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Lebanon protests 20-cent WhatsApp tax

October 18, 2019

Protesters have vented their frustration at several new proposed taxes and other unpopular economic policies. Lebanon is in a state of 'economic emergency,' and one of the world's most indebted countries. 

Protester in front of flame wearing a protective cloth around his face
Image: picture-alliance/AP/H. Ammar

The Lebanese government on Friday scrapped a a 20-cent (€0.18) daily charge on voice calls made through WhatsApp just hours after announcing it.

The move came after thousands of protesters took to the streets in anger at the state's handling of economic policies and the tax on calls made through the voice-over-internet protocol (VoIP), used by applications including WhatsApp, Facebook calls and FaceTime. 

Police and security forces fired tear gas at protesters as they tried to push through security barriers around the government headquarters. It was one of the biggest demonstrations the country has seen in years.

Telecommunications Minister Mohamed Choucair said that the 20-cent fee will not go into effect and that the Lebanese Prime Minister Saad Hariri had requested the policy reversal.

Read more: Opinion: The power of informal networks 

Protesters in heavy smoke
Hundreds of protesters clashed with police and security forces, with some setting fires to tires to ward off authorities Image: picture-alliance/AP/H. Ammar

Protesters demand change 

Despite the backdown, protesters continue to demand economic reform. "We are not here over WhatsApp, we are here over everything: over fuel, food, bread, over everything," said Abdullah, a protester in the capital Beirut.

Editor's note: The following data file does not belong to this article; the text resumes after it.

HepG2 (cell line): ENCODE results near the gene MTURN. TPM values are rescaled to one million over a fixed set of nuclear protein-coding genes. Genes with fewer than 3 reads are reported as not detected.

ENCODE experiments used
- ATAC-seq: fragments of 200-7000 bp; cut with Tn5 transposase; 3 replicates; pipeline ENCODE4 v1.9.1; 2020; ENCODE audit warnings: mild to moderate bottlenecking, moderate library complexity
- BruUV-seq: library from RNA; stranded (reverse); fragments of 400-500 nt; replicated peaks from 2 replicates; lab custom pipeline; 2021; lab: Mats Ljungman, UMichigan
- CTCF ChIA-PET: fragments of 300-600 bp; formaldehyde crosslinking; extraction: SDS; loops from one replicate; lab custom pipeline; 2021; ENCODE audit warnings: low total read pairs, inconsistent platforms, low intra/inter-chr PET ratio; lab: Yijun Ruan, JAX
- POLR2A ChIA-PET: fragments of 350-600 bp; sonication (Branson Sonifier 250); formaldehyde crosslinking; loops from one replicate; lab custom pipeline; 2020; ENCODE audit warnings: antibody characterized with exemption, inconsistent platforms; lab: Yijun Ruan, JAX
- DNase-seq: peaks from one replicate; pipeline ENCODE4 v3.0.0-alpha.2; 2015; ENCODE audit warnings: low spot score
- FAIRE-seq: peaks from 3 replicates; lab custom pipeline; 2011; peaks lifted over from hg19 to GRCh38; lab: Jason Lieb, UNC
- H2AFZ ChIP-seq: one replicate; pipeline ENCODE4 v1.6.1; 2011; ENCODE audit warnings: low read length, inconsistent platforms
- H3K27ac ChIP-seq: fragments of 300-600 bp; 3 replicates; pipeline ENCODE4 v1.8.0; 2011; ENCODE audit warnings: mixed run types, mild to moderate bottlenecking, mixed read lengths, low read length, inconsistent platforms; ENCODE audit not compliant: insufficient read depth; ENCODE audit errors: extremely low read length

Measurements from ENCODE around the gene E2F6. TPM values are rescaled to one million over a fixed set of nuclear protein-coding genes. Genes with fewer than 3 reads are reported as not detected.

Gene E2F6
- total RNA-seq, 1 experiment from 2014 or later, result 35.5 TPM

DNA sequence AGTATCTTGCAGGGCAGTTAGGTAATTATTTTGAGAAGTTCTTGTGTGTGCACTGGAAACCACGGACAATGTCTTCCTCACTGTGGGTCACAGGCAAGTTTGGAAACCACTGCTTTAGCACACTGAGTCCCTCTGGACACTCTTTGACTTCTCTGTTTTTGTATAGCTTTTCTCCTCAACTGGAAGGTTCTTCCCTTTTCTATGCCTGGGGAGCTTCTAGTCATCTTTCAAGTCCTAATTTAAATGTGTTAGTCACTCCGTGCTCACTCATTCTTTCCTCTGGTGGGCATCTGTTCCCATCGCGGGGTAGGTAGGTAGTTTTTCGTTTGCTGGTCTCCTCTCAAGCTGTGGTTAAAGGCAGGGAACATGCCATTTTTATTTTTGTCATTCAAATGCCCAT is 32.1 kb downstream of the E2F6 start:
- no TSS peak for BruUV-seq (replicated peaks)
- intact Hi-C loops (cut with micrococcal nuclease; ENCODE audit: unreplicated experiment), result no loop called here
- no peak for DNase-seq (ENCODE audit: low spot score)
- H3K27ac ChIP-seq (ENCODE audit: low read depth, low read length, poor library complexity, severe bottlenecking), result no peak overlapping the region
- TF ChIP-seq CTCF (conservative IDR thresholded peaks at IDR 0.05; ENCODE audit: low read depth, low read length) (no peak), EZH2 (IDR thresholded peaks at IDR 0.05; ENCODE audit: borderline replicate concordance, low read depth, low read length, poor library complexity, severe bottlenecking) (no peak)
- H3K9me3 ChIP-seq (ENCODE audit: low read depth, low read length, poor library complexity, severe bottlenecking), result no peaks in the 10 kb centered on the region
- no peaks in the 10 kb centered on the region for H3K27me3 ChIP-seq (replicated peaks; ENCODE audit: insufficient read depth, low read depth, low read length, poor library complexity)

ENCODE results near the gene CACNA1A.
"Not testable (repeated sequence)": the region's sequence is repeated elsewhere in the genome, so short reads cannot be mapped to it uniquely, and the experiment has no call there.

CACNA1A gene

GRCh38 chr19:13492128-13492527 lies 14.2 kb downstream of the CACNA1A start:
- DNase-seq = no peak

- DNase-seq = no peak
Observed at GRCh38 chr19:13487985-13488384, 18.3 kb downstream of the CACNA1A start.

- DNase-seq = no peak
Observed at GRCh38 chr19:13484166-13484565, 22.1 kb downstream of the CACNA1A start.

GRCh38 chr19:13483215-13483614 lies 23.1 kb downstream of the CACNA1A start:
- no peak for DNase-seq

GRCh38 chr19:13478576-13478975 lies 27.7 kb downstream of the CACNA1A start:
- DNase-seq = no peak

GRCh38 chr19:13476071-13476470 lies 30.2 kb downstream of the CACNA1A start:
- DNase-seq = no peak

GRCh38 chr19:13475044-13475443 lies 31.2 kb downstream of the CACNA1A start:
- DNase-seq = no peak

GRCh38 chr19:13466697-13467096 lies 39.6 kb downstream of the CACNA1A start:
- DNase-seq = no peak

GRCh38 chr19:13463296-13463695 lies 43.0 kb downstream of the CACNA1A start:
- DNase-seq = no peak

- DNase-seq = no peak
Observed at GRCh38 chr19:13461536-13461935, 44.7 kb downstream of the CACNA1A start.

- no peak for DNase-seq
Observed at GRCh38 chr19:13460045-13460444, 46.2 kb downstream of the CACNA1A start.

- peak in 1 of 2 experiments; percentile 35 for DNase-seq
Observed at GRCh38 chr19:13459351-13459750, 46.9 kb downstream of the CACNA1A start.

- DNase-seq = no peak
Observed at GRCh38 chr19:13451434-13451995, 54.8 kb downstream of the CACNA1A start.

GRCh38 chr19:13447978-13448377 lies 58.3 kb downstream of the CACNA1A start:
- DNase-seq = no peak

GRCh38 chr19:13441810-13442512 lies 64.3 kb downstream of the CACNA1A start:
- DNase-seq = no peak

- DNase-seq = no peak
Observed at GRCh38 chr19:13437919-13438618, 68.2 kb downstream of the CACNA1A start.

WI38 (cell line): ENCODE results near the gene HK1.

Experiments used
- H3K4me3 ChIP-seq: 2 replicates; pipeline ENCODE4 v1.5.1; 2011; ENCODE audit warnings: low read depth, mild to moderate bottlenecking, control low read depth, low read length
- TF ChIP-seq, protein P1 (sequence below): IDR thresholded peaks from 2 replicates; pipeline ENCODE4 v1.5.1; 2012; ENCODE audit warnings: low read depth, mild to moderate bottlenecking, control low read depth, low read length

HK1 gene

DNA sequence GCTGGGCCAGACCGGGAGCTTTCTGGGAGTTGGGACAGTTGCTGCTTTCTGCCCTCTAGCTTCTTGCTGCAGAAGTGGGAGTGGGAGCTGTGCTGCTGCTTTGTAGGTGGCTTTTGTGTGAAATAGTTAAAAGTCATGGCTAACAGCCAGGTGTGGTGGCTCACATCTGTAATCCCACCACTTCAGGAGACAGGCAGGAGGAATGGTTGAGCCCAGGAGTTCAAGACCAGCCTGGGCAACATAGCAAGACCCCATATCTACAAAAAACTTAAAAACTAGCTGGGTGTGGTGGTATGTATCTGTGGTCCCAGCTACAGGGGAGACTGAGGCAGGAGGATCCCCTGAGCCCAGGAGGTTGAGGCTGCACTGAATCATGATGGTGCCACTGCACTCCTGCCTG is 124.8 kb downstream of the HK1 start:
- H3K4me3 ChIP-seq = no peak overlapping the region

"We are asking for jobs, for our rights, electricity, water, we are demanding education," said another protester.

Demonstrators gathered in Beirut's Riad al-Solh square, some waving Lebanese flags and chanting, "the people want to topple the regime" and "we need a revolution."

DW's Diana Hodali in Beirut said the city was "literally burning." Almost all major roads were "blocked by burning tires and garbage," she wrote on Twitter.

"The protests were sparked by the plan to raise taxes on VoIP," Hodali said. "But they are a culmination of recent shortages like bread and fuel. There is rampant corruption and a complete mismanagement of public funds."

Some demonstrators also caused damage to shops and street signs. The mass protest is the second in less than a month. 

The Red Cross said they transferred 22 people suffering from respiratory problems due to the police tear gas and that they treated 77 people on the spot for various minor injuries.

Lebanon's Interior Ministry said about 40 members of is security forces were injured while 60 police officers were reportedly wounded in the clashes.

According to local media, two foreign workers were suffocated by a protest fire that spread to a nearby building in Beirut and that rescuers were also in the process of pulling out bodies and dousing the flames. 

Read more: Lebanon faces race against time to avoid financial collapse

'Economic emergency''

The Lebanese government had declared a state of "economic emergency" after the country developed a stagnating economy exacerbated by a financial crisis.

In another unpopular decision, Information Minister Jamal al-Jarrah had announced that ministers would discuss a bill to raise value-added tax by 2 percentage points in 2021 and a further 2 percentage points in 2022, until it reached 15%.

The government is seeking new ways to grapple its widening deficit. Lebanon is one of the world's most heavily indebted countries. 

mvb/rt (AP, dpa, Reuters)

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